New York. Norway. Kenya. Paris. Nice. Berlin. London. Stockholm. Egypt. Manchester. These are cities and countries, where fatal events have taken place, with hate as fuel. Despite these tragic events, the bigger question remains unanswered. Why is our perception of terrorism so narrow, and why do we never seem to learn? And what does it take to turn a man into a fundamentalist who loses himself to an extent where terrorism is the solution?
Here is a clue. Someone’s home country becomes a playground for great powers. Bombs fall from the sky more frequently than rain. People die, flee and suffer. There’s no end in sight. Some people decide to change the unbearable conditions on their own initiative by joining a “rebel group”. The problematic categorization of rebel groups by great powers remains the elephant in the room. ISIS as well as the People’s Protection Units fall under the same label, which is quite contradictory, since they’re fighting against each other. Thus resulting in a vicious circle where harm is done in excess. This might be the current situation, because many of the responsible countries have one strict definition of “rebel groups”, that might work in theory, but fails when put into action and ends up extending the conflict. Most agents in armed conflicts are well aware of their mistakes, yet they let their stubbornness get the best of them. As long as the desired outcomes of capital, global influence and patriotism can be achieved – countries will attempt to justify profit made from people’s misery.
Not only have radical movements arisen from mental vulnerability and paradox definitions, but also from tactics such as: “the enemy of my enemy is my friend”. This proverb was what caused the CIA to initiate “Operation Cyclone” in the 1970’s – where they would send down US officials to pay, arm and train Afghan talibans to combat Soviet troops. It was rather inconsequential and resulted in strengthening organizations such as Al-Qaeda and other militant groups that terrorize the world today.
The rise of radical movements as a response to ongoing conflicts should be expected. The problem is that most of its members consist of people who have lost all hope. People that are so devastated that they see no other way out, but to turn towards extremism. Mentally vulnerable individuals have been tricked into thinking that extremist communities are welcoming, but instead they’ve become victims of radicalization and mental exploitation. These scenarios should be anticipated, due to the challenging conditions that war-torn populations experience. Unfortunately, many stakeholders fail to acknowledge the complexity behind fundamentalist movements and instead dismiss them as malevolent. Radical movements are not the ones to blame, but in fact the mismanaged conflicts and power plays from which they arise.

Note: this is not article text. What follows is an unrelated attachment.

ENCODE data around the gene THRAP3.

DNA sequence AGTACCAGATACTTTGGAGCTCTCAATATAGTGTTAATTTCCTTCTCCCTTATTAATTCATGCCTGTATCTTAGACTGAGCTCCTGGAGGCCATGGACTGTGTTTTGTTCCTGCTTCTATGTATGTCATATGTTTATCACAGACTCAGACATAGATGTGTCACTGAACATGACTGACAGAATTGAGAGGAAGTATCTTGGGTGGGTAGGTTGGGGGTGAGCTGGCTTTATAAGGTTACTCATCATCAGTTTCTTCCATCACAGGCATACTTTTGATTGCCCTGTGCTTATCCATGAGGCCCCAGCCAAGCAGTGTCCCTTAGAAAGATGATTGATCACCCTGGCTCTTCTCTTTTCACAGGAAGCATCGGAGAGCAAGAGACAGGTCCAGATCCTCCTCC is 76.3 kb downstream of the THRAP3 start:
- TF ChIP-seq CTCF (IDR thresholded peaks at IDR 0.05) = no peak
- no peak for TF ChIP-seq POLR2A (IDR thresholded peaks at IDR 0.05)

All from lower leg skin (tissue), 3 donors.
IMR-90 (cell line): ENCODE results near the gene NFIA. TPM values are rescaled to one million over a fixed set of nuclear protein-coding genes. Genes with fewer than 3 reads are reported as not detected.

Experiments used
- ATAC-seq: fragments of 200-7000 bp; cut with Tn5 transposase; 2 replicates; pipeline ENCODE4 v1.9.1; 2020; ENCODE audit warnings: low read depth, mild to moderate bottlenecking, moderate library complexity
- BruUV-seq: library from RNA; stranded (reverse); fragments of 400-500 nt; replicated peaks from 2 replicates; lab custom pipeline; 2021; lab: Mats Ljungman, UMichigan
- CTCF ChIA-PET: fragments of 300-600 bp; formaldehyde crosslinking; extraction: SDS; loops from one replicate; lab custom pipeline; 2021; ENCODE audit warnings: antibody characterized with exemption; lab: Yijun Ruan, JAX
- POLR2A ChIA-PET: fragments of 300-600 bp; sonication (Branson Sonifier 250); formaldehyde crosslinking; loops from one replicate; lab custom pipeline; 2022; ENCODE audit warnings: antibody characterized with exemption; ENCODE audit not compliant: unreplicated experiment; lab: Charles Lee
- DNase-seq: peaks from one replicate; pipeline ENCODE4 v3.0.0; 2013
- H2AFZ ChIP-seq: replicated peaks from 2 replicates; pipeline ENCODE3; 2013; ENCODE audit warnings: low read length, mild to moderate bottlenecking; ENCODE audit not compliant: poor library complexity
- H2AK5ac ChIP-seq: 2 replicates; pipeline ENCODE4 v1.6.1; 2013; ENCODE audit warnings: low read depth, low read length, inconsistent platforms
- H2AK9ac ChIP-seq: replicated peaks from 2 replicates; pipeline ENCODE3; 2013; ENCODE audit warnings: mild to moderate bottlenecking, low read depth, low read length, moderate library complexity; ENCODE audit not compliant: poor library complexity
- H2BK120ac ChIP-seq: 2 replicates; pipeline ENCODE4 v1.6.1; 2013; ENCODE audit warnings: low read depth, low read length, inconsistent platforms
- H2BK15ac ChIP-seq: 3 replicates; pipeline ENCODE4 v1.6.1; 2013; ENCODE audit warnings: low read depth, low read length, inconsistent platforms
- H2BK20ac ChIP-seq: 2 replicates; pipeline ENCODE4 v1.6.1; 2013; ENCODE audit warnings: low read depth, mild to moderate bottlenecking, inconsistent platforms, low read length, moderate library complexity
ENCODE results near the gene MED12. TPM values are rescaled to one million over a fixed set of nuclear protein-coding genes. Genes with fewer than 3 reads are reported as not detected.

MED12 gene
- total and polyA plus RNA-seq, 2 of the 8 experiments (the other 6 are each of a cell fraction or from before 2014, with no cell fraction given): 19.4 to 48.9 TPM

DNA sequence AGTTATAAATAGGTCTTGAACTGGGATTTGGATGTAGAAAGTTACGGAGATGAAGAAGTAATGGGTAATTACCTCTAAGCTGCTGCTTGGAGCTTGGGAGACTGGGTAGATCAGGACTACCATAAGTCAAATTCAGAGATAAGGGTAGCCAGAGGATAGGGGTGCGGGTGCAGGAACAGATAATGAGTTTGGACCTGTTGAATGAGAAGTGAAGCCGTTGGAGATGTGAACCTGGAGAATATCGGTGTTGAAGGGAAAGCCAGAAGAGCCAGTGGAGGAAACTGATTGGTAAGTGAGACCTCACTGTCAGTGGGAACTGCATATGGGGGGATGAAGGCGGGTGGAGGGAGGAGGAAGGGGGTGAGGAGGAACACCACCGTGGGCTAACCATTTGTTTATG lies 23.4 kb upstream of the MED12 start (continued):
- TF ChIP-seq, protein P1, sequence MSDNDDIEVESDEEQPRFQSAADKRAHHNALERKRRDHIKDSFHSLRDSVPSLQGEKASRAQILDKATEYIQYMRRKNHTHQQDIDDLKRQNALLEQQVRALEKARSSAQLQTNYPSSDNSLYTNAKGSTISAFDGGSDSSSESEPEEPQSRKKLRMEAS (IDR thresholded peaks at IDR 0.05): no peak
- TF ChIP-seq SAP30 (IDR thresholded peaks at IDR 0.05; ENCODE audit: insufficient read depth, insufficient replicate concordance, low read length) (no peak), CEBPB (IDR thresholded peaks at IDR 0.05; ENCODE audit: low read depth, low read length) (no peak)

Meanwhile, another affected civilian decides to flee towards Europe. It’s a long journey that consists of hunger and risking the life of him and his family. The civilian thinks that he has reached peace and warmth when he settles down, if he’s alive when he does. But instead he’s greeted with cold looks, ignorance, hatred and social exclusion. He didn’t choose this life, and people seem to hate him because of his geographic origins. The surrounding community also blames his religion. Religions are primarily books. But books do not bomb, shoot or kill. Human actions based upon their interpretation of books are what’s relevant here. We should also be aware of the fact that most radical members of many extremist groups aren’t natives in war-torn countries, but people that have joined from the outside.
Media reporting on events in Europe doesn’t make terrorism any less of a global issue, because with each terror attack, comes another wave of chaos. The phenomenon of terrorism is truly devastating and inhumane. But is our treatment of refugees humane? Are our battles on their home grounds humane? Is it humane to destroy their homes, and should they thank us for it? These actions aren’t coincidences. Similar events have occurred before. In the shape of civil wars, prosecutions, genocides and tortures. Terrorists are often the outcome of these events, and aren’t necessarily bearded men with broken minds and medieval values. A terrorist can be a Swede, an American or a president. A terrorist can operate under any flag or in any apparel. It is time to broaden our definition of terrorism. After all, the most tragic battle isn’t the fight between black and white or good and evil. It is the fight against the seemingly invisible.
Nadja Prigorowsky | 14 May
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